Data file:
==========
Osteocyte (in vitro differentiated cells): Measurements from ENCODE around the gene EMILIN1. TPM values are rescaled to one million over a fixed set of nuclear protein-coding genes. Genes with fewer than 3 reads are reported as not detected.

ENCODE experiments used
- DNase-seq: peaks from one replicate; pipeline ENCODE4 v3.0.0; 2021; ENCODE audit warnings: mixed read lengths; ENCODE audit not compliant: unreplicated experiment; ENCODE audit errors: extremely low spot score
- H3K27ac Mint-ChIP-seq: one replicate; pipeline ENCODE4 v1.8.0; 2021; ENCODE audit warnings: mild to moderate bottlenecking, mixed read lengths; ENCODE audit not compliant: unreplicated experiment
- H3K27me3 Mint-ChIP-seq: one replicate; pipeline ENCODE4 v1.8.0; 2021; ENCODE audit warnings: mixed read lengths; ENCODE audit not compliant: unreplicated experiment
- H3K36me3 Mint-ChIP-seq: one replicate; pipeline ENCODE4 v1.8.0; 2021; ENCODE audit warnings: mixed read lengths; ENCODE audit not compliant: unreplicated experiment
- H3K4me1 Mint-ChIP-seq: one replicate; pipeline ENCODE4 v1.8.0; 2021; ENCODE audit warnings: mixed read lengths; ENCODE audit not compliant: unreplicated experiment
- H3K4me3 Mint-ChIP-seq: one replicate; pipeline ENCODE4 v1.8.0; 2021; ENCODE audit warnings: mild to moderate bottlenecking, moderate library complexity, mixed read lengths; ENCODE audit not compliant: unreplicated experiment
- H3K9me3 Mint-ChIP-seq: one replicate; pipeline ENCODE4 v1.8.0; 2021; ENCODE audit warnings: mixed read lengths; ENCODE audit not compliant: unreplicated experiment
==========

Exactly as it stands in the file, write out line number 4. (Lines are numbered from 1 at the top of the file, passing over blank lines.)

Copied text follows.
- H3K27ac Mint-ChIP-seq: one replicate; pipeline ENCODE4 v1.8.0; 2021; ENCODE audit warnings: mild to moderate bottlenecking, mixed read lengths; ENCODE audit not compliant: unreplicated experiment